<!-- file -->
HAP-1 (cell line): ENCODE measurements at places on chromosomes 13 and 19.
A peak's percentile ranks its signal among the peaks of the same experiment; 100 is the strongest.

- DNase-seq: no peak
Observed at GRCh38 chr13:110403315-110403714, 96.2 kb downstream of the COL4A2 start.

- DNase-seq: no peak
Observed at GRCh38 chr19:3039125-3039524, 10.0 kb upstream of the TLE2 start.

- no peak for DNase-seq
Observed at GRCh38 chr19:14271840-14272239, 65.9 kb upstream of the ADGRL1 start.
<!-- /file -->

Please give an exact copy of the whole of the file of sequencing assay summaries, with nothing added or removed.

HAP-1 (cell line): ENCODE measurements at places on chromosomes 13 and 19.
A peak's percentile ranks its signal among the peaks of the same experiment; 100 is the strongest.

- DNase-seq: no peak
Observed at GRCh38 chr13:110403315-110403714, 96.2 kb downstream of the COL4A2 start.

- DNase-seq: no peak
Observed at GRCh38 chr19:3039125-3039524, 10.0 kb upstream of the TLE2 start.

- no peak for DNase-seq
Observed at GRCh38 chr19:14271840-14272239, 65.9 kb upstream of the ADGRL1 start.